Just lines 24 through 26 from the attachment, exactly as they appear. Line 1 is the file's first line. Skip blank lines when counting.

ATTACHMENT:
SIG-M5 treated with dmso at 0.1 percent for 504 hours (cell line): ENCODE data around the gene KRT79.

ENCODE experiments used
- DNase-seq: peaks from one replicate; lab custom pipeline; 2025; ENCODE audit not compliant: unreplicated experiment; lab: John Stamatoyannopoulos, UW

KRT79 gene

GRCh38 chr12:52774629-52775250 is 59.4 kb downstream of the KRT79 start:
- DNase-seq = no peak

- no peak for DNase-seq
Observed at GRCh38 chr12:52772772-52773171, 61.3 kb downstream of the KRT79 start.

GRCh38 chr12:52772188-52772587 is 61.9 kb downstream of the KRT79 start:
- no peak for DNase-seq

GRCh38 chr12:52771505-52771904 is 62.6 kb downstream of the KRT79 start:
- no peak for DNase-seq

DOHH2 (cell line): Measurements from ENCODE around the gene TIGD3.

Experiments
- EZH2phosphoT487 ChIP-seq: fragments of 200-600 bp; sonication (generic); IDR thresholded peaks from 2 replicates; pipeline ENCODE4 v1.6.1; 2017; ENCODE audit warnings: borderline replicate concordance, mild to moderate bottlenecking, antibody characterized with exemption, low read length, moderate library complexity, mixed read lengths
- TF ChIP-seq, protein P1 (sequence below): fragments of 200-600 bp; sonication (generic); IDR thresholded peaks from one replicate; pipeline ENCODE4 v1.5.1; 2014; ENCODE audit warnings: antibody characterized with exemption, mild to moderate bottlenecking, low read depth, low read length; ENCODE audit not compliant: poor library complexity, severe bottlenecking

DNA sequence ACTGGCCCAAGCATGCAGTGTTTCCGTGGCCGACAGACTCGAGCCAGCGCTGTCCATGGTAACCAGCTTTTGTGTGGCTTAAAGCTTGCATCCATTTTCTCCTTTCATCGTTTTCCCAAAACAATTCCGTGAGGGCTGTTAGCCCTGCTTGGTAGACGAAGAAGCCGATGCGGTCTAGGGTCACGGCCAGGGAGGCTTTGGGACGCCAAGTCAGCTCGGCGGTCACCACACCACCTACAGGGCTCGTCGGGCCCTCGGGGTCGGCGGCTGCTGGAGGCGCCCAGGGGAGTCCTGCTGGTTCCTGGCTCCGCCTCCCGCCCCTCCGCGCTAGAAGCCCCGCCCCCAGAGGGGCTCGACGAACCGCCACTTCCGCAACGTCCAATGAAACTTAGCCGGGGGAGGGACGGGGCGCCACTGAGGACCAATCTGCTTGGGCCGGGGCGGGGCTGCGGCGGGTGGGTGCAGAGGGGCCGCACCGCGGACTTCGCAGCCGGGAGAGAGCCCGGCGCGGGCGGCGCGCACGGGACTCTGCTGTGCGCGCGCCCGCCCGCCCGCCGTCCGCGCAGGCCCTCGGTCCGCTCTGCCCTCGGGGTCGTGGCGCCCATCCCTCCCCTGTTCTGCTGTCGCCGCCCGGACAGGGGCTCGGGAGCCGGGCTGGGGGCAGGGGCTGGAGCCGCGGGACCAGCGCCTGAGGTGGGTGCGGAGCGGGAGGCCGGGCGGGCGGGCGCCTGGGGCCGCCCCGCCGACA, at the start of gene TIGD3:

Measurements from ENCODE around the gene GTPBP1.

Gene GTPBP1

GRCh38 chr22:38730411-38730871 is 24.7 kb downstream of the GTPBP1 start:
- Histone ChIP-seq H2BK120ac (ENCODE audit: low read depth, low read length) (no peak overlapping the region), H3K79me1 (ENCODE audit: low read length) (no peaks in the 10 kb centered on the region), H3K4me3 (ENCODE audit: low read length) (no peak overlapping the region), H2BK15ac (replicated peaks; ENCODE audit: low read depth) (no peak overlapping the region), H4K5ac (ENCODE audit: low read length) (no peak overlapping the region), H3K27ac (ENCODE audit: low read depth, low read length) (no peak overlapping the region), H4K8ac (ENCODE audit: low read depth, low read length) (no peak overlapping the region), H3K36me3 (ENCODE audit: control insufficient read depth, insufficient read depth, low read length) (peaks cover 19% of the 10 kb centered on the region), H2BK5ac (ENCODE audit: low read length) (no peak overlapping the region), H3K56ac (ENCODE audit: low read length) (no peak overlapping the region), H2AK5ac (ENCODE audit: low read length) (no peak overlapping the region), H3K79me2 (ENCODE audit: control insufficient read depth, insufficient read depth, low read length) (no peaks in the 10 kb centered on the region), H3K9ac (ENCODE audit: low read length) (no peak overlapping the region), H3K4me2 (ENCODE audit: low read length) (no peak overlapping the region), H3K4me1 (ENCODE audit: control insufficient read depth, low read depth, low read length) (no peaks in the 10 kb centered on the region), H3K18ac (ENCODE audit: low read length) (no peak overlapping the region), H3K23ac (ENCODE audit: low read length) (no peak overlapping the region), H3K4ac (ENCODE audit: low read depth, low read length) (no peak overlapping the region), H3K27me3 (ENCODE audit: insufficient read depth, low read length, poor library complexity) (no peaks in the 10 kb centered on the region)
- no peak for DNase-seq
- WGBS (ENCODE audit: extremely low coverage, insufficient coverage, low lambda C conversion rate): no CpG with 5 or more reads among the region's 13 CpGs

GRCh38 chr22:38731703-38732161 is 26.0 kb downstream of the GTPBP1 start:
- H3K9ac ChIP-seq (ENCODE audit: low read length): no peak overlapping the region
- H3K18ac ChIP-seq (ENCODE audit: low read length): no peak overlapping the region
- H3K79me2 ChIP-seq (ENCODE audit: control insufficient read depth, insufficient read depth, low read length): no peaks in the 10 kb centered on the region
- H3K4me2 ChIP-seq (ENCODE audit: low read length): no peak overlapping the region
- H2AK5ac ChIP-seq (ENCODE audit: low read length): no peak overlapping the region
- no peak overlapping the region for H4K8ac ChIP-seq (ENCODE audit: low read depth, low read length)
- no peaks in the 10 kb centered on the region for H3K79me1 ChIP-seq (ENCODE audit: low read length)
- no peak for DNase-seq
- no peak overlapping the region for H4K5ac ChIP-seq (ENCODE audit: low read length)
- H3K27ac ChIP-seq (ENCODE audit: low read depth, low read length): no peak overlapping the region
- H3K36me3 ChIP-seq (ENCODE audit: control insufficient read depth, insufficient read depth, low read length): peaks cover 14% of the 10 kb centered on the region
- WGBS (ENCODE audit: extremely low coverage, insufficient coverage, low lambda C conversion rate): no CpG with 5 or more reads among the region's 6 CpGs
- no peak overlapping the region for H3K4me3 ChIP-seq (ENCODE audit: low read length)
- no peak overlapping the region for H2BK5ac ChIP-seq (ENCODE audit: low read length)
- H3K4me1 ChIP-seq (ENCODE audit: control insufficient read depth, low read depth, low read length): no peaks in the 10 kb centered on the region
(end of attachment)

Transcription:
GRCh38 chr22:38731703-38732161 is 26.0 kb downstream of the GTPBP1 start:
- H3K9ac ChIP-seq (ENCODE audit: low read length): no peak overlapping the region
- H3K18ac ChIP-seq (ENCODE audit: low read length): no peak overlapping the region